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Is there a way to detect, from within the finally clause, that an exception is in the process of being thrown?

ie:


try {
    // code that may or may not throw an exception
} finally {
    SomeCleanupFunctionThatThrows();
    // if currently executing an exception, exit the program,
    // otherwise just let the exception thrown by the function
    // above propagate
}

or is ignoring one of the exceptions the only thing you can do. In C++ it doesn't even let you ignore one of the exceptions and just calls terminate(). Most other languages use the same rules as java.

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5 Answers 5

up vote 13 down vote accepted

Set a flag variable, then check for it in the finally clause, like so:

boolean exceptionThrown = true;
try {
   mightThrowAnException();
   exceptionThrown = false;
} finally {
   if (exceptionThrown) {
      // Whatever you want to do
   }
}
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You are just too quick...you scooped my answer –  martinatime Sep 15 '08 at 20:39

If you find yourself doing this, then you might have a problem with your design. The idea of a "finally" block is that you want something done regardless of how the method exits. Seems to me like you don't need a finally block at all, and should just use the try-catch blocks:

try {
   doSomethingDangerous(); // can throw exception
   onSuccess();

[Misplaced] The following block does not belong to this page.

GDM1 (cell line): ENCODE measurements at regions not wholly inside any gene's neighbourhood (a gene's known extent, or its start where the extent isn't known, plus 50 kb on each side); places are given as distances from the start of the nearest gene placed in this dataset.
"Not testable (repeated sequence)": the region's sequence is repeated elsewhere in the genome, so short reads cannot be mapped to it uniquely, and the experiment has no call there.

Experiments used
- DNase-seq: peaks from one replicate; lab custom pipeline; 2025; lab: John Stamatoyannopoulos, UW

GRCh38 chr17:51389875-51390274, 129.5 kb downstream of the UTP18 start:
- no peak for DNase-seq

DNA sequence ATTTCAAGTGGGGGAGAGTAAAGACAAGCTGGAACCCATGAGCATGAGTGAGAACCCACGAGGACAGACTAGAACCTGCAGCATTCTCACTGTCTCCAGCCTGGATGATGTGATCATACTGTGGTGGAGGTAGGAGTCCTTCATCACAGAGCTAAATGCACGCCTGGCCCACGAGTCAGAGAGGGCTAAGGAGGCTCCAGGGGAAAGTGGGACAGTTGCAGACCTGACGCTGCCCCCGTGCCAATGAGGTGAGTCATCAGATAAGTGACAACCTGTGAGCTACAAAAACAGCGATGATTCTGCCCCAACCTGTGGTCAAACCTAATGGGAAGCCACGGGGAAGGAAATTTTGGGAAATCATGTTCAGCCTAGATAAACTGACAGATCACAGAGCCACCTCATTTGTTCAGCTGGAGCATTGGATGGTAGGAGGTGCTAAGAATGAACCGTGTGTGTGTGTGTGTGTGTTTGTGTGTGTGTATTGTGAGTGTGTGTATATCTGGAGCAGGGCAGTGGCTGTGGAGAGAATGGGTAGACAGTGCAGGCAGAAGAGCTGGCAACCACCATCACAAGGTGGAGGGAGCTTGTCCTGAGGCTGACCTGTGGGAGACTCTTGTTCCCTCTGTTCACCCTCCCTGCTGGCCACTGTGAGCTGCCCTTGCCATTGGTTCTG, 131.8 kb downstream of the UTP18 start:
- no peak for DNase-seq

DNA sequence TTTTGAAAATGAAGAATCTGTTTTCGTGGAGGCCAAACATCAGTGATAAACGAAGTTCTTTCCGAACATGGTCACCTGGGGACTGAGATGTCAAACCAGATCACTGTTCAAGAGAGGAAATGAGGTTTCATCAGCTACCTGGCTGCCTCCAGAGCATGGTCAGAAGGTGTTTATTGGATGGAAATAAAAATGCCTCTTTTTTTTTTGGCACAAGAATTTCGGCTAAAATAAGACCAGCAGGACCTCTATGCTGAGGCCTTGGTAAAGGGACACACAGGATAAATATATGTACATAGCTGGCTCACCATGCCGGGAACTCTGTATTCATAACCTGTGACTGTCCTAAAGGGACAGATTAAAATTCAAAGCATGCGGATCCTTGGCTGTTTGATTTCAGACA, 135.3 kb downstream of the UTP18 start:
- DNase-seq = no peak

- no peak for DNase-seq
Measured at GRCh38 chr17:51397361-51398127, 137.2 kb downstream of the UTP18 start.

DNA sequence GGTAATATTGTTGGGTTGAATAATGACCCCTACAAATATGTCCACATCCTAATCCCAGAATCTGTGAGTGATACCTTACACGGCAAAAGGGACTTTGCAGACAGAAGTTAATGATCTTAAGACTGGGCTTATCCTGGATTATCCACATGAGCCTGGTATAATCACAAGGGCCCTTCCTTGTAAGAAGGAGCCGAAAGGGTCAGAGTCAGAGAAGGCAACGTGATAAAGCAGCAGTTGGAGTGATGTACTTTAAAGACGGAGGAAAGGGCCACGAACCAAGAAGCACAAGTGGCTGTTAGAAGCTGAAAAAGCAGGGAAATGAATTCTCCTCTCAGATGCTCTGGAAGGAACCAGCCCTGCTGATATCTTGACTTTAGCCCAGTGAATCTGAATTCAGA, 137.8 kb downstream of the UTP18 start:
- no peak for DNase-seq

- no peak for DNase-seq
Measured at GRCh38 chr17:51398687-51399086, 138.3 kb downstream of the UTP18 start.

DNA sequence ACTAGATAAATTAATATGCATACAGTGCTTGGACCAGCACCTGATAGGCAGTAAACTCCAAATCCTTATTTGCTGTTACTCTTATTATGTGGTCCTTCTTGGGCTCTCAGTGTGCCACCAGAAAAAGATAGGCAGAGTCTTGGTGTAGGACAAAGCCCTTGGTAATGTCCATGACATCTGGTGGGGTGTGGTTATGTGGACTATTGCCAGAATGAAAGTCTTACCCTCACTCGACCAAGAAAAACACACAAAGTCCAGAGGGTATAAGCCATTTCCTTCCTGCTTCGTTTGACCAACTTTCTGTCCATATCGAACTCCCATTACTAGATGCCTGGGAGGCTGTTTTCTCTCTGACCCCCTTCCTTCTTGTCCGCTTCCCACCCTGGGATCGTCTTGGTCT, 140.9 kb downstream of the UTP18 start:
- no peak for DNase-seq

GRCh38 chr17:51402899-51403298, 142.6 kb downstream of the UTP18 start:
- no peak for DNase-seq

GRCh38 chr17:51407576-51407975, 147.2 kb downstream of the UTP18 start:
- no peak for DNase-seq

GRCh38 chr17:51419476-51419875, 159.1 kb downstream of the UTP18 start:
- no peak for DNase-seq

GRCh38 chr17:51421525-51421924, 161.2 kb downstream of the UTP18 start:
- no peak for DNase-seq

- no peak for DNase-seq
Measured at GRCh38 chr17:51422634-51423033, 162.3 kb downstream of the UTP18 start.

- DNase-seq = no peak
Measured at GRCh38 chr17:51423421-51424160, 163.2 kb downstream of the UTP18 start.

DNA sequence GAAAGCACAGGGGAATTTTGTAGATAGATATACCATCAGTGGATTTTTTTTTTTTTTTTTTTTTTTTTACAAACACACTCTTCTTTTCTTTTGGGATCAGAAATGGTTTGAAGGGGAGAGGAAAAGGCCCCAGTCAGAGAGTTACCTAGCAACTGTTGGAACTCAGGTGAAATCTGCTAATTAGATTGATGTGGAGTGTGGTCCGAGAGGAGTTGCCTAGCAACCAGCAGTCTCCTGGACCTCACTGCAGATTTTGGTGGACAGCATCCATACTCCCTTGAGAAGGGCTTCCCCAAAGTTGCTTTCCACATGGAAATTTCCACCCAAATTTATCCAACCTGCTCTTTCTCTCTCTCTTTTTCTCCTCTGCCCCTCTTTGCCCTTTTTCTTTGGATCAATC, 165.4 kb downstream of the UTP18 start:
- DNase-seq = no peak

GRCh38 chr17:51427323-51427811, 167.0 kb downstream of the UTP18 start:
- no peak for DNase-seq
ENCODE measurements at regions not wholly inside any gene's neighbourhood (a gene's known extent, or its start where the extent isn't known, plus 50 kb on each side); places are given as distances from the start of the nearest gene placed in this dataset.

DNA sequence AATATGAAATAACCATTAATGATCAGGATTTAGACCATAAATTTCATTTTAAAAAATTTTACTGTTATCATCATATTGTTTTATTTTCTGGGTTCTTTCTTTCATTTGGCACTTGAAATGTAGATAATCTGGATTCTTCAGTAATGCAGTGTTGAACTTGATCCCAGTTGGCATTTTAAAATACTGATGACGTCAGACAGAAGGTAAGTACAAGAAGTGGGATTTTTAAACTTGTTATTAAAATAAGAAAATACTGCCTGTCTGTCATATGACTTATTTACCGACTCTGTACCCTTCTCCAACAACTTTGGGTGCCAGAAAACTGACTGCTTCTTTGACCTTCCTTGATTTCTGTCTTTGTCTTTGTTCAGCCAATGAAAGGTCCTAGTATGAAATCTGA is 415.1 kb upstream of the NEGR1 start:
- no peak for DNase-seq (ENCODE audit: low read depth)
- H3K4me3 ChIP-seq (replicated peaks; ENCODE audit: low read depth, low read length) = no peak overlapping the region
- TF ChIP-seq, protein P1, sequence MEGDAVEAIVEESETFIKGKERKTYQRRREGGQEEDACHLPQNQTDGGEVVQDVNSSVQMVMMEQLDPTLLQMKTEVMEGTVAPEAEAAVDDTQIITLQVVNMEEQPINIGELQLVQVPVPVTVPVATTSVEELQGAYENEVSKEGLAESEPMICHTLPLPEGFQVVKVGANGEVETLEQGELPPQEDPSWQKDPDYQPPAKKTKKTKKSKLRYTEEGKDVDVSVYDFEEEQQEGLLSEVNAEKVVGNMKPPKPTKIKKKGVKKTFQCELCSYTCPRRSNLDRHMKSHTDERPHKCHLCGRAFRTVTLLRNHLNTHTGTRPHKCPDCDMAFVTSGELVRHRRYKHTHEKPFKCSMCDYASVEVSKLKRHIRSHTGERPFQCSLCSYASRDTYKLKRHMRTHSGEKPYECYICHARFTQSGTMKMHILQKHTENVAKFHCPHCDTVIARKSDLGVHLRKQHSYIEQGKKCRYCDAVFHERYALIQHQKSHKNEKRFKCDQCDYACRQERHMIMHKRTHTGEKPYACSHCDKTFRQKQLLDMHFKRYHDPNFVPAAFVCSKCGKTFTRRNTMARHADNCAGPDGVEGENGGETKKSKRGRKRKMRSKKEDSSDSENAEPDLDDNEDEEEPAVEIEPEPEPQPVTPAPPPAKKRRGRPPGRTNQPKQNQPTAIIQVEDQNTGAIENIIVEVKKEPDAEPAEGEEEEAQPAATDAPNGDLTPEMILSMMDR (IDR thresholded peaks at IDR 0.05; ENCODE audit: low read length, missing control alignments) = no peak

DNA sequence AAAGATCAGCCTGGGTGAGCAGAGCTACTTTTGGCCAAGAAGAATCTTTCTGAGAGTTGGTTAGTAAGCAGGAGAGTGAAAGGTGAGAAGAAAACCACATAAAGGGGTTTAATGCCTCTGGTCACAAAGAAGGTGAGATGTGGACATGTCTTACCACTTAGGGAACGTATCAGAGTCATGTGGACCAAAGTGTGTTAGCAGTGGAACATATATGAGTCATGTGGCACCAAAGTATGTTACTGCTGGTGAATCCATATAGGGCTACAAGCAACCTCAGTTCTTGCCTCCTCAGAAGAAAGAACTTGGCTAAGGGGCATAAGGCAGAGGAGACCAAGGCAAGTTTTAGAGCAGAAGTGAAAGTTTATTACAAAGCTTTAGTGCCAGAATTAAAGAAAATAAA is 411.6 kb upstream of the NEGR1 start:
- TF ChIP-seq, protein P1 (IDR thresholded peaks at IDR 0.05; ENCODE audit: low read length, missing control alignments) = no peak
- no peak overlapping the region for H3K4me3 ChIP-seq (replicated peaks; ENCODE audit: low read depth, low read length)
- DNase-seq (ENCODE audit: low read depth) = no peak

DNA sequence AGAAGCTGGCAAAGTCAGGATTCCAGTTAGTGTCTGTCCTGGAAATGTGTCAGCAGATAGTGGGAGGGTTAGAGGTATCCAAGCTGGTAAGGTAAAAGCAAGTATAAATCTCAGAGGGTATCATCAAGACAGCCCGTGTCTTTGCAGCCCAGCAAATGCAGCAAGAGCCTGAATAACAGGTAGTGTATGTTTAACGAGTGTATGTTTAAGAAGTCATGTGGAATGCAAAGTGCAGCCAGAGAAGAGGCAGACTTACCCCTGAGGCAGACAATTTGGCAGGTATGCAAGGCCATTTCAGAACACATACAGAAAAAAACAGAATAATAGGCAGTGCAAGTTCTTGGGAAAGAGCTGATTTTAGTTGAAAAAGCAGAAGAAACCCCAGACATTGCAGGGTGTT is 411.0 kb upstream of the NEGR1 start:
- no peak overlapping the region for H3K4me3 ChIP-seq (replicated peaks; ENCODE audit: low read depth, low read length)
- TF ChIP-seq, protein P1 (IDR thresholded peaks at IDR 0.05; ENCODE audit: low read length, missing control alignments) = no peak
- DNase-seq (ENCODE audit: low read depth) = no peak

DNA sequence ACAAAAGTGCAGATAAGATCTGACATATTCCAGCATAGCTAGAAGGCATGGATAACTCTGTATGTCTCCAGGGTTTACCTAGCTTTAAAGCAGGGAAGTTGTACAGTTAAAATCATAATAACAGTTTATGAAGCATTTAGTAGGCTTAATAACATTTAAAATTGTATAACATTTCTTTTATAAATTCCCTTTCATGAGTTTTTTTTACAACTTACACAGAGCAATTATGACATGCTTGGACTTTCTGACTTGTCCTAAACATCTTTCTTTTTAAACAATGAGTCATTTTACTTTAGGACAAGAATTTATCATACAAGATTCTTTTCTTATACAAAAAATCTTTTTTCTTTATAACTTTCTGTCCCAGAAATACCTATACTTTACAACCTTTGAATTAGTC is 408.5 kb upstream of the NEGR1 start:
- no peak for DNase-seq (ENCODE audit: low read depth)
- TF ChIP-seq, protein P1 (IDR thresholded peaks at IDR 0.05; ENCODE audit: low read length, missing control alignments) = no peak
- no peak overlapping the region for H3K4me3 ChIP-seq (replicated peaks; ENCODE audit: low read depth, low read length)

} catch (Exception ex) {
   onFailure();
}
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If a function throws and you want to catch the exception, you'll have to wrap the function in a try block, it's the safest way. So in your example:

try {
    // ...
} finally {
    try {
        SomeCleanupFunctionThatThrows();
    } catch(Throwable t) { //or catch whatever you want here
        // exception handling code, or just ignore it
    }
}
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Do you mean you want the finally block to act differently depending on whether the try block completed successfully?

If so, you could always do something like:

boolean exceptionThrown = false;
try {
    // ...
} catch(Throwable t) {
    exceptionThrown = true;
    // ...
} finally {
    try {
        SomeCleanupFunctionThatThrows();
    } catch(Throwable t) { 
        if(exceptionThrown) ...
    }
}

That's getting pretty convoluted, though... you might want to think of a way to restructure your code to make doing this unnecessary.

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No I do not believe so. The catch block will run to completion before the finally block.

try {
    // code that may or may not throw an exception
} catch {
// catch block must exist.
finally {
    SomeCleanupFunctionThatThrows();
// this portion is ran after catch block finishes
}

Otherwise you can add a synchronize() object that the exception code will use, that you can check in the finally block, which would help you identify if in a seperate thread you are running an exception.

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this is wrong, there is absolutely no requirement to have a catch block. –  shsteimer Sep 16 '08 at 3:28

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